The Red Sox, as we all know, have taken their penchant for throwing the proverbial poop against the wall to new heights this year, combining it with their penchant for signing injury-risk players to low-cost deals. They've signed five players coming off injury with an impressive level past performance for a combined guaranteed base total of $12.5 million. Of course, if all five are healthy and reach their maximum incentives, the Sox would spend another $25 million — a total of $37.5 million for the five players, still not a bad deal.
But the chances of that are very slim indeed. The analogy thrown around has been that the Sox bought five lottery tickets with the expectation that the payoff from one will make all five worth it. It makes sense, and as unrealistic as it is to assume all five will go down as key contributors to whatever the 2009 Red Sox achieve, it seems equally unrealistic that all five will be considered busts. Heck, the Sox even got some value out of Bartolo Colon last year, right?
Here are the five, and my thoughts on their likelihood of contributing for a significant stretch of 2009, ranked in order of likelihood. I've also included their stats (and FanGraphs win value from their last healthy season and the Marcel projections for 2009 (the best we've got until PECOTA comes out).
1. John Smoltz, 41, RHP, $5.5 million base, $5.5 million in bonuses based on days on the 25-man roster. (2007: 3.11/1.18/.253, $22.7 million of value; 2009: 94 IP, 3.73/1.28/.260)
Smoltz is old and he's coming off major shoulder surgery to repair a torn labrum and a host of other significant problems. So why is he the most likely to be healthy throughout the season? Well, it's hard to reject the Sox' own observations that Smoltz in January already was at a point that would have been acceptable in March. I don't think there's any doubt Smoltz will return in late May or early June and dominate. The question is whether his shoulder can hold up all season, which is an area where the Sox have had some success.
The Sox clearly believe they've found a way to mitigate some of the shoulder problems pitchers experience through their strengthening program, and in so doing can exploit another hole in the market (now that other teams have caught on to on-base percentage and defensive value). The combination of Smoltz's own "freak"-like nature, to paraphrase John Farrell, and the Sox' top-shelf medical team should keep Smoltz healthy and effective through September and (we hope) October.
2. Josh Bard, 30, C, $1.7 million nonguaranteed base, $800,000 in performance bonuses, $3 million club option for 2010. (2007: .285/.364/.404, $11.8 million; 2009: 343 PA, .266/.342/.395)
Bard's injuries last year were of the more traditional kind, especially for a catcher, and there's little reason to believe they would hamper him. The big problem is whether he'll actually get to play, as Varitek's return seems inevitable and the likelihood that the Sox bring in another young catcher via trade — either before or during the season — remains strong. I could see Bard wresting the majority of playing time away from Varitek sooner rather than later. I could also see him not making the team out of camp.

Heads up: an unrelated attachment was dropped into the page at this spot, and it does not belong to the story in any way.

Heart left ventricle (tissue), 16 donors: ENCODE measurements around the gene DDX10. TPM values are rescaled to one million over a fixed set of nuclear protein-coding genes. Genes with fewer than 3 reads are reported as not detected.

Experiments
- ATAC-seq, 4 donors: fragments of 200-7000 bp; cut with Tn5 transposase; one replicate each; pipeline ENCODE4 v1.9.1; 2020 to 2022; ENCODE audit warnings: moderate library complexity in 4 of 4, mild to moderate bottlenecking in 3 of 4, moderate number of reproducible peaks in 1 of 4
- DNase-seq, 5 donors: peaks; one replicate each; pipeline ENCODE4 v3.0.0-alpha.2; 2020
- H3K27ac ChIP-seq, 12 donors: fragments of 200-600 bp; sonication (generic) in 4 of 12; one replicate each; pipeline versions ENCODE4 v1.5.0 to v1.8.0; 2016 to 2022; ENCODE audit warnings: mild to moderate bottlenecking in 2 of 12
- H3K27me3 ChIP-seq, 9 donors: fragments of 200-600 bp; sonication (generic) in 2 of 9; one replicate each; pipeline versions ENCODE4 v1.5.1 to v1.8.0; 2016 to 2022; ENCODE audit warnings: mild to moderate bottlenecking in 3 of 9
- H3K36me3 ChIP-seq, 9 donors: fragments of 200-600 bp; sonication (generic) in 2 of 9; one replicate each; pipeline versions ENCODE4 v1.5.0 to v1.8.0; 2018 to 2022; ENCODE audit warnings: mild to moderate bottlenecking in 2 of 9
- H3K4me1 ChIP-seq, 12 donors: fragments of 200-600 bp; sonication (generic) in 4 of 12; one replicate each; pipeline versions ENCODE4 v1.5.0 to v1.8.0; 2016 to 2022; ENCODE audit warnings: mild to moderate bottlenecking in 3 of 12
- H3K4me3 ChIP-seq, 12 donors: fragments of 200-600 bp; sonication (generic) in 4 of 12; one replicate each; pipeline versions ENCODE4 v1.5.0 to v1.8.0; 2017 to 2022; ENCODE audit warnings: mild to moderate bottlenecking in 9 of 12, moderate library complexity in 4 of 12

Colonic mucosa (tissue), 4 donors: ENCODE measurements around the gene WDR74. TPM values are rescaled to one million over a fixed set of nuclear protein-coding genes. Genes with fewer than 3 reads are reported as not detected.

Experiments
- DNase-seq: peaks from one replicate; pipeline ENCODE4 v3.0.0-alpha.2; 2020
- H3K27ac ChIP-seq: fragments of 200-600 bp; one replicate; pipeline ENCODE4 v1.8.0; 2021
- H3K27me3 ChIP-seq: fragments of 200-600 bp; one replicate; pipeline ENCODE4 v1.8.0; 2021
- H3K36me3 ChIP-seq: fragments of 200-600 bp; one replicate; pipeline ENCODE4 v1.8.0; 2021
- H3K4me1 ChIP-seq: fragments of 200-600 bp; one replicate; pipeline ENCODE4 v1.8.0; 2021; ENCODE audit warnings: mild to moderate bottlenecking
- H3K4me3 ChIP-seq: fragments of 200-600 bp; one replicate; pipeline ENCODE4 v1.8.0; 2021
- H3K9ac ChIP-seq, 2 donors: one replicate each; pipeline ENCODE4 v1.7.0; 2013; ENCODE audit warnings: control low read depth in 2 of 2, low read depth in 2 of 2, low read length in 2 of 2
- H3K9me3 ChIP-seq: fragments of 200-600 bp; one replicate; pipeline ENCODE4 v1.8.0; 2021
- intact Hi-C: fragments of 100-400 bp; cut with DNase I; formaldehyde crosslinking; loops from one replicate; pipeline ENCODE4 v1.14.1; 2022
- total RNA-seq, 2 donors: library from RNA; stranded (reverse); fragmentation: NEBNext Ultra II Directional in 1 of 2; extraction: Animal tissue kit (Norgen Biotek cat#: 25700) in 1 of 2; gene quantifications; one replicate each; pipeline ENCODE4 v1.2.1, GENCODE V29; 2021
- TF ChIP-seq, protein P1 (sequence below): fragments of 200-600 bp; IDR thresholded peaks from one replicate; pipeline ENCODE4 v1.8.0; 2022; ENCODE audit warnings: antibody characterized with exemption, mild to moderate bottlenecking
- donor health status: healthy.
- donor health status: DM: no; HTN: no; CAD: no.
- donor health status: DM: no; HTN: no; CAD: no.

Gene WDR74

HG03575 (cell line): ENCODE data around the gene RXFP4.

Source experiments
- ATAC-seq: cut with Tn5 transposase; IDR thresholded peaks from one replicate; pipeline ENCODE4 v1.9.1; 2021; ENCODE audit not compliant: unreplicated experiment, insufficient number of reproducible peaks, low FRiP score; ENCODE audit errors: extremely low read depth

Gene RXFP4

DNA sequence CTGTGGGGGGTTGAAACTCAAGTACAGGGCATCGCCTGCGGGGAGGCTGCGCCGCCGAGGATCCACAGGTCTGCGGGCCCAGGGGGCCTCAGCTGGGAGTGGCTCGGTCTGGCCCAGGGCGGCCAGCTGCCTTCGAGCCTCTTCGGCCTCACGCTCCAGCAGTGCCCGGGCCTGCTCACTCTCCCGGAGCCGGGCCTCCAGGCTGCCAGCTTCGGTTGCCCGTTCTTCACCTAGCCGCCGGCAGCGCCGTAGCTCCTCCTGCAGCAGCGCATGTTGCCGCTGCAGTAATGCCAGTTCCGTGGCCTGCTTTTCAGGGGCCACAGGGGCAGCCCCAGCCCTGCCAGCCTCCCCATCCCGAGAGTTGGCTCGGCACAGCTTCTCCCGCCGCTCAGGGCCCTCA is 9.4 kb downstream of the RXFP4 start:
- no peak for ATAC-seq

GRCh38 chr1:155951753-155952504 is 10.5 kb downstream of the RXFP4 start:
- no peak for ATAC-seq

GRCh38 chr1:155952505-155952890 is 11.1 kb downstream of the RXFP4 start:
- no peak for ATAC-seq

3. Rocco Baldelli, 25, OF, $500,000 base, $7 million in roster and performance bonuses. (2006: .302/.339/.533, $12.6 million; 2009: 260 PA, .266/.324/.456)
Will Baldelli make it through the season healthy? No. I think the odds are pretty strong — as the are for J.D. Drew — that Baldelli will make at least one stint to the disabled list in 2009. The hope, however, now that his disease has been rediagnosed as being more easiily treated is that he won't need multiple or lengthy stints or as much babying once he gets his diet and conditioning on track. We may see him shelved for most of August if the division is close, resting him up for the stretch drive and the playoffs, or much of September if the Sox' playoff position is relatively secure.
4. Takashi Saito, 38, RHP, $1.5 million base, $7 million in performance bonuses. (2008: 2.49/1.19/.232, $9.3 million; 2009: 55 IP, 3.11/1.18/.229)
Saito is in need of career-ending Tommy John surgery, so it's hard to say how much — if anything — the Sox will get out of him. They put him through a two-day physical, and the experimental platelet injection he received in Los Angeles makes a lot of sense, but this has "bust" written all over it. Most likely is that Saito is his old self at the beginning of the year, but that he essentially finishes his career sometime around the All-Star break.
5. Brad Penny, 30, RHP, $5 million base, $3 million in performance bonuses each as a starter or reliever. (2007: 3.03/1.31/.253, $17.7 million; 2009: 127 IP, 4.25/1.42/.269)
Penny's never been known for his tireless work ethic or conditioning and reports that he showed up chubby to a Celtics game soon after his signing don't sound good. I don't see Penny adapting well to Boston, and whether because of that or bad conditioning don't see him making much impact on the starting rotation.
6. Special bonus injury prediction: Tim Wakefield, 42, RHP, $4 million base, $1.2 million-plus in performance bonuses. (2008: 4.13/1.18/.232, $9 million; 2009: 169 IP, 4.45/1.34/.257)
I think Wakefield is done, and that we'll get his retirement notice the day before spring training, after the Sox have had the maximum amount of time to stockpile starters.